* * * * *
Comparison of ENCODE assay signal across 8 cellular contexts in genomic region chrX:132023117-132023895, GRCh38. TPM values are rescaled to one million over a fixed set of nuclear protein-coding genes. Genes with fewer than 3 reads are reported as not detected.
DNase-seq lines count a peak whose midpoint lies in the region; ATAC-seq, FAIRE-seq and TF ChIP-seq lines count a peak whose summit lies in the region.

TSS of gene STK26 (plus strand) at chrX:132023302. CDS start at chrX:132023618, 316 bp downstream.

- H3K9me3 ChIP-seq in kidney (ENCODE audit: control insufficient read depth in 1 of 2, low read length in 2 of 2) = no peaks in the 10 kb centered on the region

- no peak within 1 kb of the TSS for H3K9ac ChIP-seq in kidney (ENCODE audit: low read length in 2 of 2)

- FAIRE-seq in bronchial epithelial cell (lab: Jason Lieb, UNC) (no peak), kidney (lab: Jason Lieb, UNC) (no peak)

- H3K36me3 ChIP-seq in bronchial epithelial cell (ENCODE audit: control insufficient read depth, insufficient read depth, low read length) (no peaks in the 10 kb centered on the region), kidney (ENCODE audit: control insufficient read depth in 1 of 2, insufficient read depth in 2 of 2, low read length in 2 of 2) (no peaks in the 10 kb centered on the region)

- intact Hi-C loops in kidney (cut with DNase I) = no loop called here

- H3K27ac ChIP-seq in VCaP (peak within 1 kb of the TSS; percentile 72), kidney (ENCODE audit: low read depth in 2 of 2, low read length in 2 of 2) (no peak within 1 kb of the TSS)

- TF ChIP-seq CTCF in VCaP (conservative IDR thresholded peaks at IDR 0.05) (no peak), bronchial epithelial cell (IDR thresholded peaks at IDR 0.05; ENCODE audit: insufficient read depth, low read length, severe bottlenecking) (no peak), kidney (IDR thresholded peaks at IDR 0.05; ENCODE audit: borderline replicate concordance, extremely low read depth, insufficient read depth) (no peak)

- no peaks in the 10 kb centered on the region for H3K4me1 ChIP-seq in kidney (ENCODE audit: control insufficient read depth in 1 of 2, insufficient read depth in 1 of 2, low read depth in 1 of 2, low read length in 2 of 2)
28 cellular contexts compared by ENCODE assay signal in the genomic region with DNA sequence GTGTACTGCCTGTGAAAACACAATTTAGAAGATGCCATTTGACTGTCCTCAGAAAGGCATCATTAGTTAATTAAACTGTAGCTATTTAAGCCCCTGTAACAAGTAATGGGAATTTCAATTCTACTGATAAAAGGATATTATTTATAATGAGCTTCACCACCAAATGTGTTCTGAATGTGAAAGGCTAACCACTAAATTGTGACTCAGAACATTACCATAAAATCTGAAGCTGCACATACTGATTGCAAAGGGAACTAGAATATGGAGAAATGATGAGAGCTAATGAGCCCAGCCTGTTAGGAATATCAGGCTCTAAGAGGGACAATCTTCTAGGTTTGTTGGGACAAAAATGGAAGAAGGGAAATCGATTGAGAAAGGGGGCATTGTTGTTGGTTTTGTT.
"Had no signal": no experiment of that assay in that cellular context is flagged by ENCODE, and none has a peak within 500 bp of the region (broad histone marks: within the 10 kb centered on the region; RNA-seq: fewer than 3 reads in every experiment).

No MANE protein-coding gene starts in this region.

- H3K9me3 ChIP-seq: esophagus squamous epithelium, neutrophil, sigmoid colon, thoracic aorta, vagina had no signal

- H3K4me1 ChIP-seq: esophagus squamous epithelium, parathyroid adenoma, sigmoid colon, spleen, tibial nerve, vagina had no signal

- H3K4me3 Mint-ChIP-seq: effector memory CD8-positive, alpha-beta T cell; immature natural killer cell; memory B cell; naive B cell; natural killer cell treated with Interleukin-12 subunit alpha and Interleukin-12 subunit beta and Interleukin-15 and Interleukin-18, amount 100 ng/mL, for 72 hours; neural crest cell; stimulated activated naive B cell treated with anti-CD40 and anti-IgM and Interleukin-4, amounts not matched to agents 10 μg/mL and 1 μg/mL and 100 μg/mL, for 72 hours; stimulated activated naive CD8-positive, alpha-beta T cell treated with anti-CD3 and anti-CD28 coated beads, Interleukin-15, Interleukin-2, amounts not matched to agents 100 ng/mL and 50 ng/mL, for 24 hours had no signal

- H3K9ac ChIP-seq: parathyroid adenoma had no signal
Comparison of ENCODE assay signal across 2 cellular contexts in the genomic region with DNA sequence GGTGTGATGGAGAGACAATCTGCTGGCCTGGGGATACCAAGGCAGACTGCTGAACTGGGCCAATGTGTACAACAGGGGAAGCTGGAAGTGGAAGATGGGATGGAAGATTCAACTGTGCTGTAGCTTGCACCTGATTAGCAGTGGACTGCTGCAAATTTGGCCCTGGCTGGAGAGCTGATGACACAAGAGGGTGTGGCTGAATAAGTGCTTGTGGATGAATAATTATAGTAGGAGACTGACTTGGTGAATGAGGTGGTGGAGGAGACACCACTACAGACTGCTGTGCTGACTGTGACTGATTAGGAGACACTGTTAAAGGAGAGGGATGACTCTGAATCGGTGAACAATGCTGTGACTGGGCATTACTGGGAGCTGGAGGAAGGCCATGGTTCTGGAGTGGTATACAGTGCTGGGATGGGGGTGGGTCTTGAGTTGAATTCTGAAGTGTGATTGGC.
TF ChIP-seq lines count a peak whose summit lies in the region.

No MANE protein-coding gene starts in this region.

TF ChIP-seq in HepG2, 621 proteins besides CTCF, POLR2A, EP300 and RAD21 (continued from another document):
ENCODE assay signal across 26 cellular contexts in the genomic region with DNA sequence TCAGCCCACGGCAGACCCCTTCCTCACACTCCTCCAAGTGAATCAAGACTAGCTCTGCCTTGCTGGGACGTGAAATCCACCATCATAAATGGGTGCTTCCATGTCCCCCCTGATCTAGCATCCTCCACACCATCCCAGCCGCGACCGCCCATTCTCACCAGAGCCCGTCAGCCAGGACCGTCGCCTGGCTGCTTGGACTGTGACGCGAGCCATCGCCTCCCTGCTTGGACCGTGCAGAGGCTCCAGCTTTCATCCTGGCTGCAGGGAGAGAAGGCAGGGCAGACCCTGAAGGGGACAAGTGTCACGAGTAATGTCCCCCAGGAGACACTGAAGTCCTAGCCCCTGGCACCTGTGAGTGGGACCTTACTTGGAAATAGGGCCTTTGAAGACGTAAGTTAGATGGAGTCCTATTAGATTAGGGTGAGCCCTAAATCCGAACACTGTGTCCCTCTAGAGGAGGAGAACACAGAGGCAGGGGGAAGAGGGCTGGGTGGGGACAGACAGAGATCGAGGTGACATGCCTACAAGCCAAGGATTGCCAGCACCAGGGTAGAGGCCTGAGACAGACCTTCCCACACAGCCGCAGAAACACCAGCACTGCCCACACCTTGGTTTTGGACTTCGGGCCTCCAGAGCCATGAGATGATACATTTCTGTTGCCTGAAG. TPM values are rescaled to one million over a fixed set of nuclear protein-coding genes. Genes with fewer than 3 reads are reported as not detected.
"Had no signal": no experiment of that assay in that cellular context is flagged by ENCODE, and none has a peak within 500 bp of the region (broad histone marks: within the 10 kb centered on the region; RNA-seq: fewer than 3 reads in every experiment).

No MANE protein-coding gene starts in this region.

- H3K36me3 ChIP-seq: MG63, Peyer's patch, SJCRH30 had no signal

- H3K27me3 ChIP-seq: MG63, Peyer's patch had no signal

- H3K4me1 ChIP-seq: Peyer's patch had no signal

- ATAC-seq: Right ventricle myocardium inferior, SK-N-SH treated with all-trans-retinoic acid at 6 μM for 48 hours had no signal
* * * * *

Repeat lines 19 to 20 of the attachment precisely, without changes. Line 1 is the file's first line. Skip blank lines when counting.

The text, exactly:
Comparison of ENCODE assay signal across 2 cellular contexts in the genomic region with DNA sequence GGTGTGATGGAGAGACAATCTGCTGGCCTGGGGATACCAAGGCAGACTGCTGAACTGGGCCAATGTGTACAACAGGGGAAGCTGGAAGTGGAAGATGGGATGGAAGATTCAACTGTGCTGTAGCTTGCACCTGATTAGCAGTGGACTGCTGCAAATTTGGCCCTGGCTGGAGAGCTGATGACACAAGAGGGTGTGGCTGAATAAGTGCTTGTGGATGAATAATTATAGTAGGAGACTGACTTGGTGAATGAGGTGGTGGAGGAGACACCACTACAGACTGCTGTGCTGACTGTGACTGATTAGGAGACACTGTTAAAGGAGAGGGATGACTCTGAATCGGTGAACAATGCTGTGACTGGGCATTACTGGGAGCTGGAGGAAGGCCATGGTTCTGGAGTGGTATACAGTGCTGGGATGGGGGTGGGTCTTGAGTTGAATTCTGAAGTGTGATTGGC.
TF ChIP-seq lines count a peak whose summit lies in the region.